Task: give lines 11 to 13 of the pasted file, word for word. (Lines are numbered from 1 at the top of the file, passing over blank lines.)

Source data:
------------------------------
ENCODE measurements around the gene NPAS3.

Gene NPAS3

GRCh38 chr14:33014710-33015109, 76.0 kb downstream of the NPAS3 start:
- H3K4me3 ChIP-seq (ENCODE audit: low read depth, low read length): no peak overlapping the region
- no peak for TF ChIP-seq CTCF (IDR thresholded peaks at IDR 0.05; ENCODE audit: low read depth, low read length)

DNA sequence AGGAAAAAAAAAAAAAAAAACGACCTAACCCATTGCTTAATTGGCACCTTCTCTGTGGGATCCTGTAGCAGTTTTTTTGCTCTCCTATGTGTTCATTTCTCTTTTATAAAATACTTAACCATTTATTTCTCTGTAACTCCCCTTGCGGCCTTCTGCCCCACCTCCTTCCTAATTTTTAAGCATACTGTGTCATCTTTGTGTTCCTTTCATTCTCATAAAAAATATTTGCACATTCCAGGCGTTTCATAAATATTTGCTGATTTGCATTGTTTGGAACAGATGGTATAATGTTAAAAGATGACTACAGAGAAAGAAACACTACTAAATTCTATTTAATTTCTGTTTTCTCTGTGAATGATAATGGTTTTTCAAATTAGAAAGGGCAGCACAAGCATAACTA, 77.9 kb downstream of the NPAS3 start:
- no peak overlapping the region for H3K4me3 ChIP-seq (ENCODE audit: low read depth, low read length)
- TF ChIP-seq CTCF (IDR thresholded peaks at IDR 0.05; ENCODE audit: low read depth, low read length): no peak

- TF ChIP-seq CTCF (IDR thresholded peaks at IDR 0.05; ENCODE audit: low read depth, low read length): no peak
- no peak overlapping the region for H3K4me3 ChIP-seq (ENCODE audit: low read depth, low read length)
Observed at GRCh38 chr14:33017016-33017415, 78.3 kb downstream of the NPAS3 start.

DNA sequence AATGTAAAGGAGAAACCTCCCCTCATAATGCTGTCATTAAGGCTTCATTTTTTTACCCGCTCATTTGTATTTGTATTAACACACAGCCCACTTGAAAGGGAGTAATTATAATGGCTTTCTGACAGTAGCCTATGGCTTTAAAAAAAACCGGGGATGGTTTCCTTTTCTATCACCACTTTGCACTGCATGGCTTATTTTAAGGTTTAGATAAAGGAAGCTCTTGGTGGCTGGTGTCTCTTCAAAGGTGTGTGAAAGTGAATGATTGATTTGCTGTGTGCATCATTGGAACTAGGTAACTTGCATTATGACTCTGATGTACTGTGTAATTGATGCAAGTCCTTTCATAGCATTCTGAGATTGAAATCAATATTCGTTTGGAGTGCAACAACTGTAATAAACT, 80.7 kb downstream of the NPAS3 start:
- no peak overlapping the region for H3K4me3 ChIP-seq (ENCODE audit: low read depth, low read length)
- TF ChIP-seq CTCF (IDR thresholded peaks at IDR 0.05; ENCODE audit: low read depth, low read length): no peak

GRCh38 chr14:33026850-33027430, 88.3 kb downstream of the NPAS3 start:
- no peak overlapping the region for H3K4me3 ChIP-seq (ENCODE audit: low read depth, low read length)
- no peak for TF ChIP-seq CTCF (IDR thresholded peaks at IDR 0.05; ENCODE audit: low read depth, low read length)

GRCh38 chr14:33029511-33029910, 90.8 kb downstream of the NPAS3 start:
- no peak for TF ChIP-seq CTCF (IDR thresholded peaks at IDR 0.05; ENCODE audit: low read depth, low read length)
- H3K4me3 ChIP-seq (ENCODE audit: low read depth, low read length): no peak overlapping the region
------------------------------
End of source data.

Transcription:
Observed at GRCh38 chr14:33017016-33017415, 78.3 kb downstream of the NPAS3 start.

DNA sequence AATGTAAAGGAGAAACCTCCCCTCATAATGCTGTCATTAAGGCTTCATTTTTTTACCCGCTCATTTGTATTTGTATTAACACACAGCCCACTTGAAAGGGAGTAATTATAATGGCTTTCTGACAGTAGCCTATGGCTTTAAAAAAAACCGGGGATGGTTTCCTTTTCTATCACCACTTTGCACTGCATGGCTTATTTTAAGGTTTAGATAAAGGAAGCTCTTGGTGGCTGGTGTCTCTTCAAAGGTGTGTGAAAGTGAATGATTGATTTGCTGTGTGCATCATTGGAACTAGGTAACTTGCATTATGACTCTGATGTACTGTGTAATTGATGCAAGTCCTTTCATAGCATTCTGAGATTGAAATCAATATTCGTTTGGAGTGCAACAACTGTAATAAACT, 80.7 kb downstream of the NPAS3 start:
- no peak overlapping the region for H3K4me3 ChIP-seq (ENCODE audit: low read depth, low read length)